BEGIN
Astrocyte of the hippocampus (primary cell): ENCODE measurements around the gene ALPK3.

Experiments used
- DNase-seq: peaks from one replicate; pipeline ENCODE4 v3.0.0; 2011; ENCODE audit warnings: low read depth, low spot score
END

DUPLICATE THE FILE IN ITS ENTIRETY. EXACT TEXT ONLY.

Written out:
Astrocyte of the hippocampus (primary cell): ENCODE measurements around the gene ALPK3.

Experiments used
- DNase-seq: peaks from one replicate; pipeline ENCODE4 v3.0.0; 2011; ENCODE audit warnings: low read depth, low spot score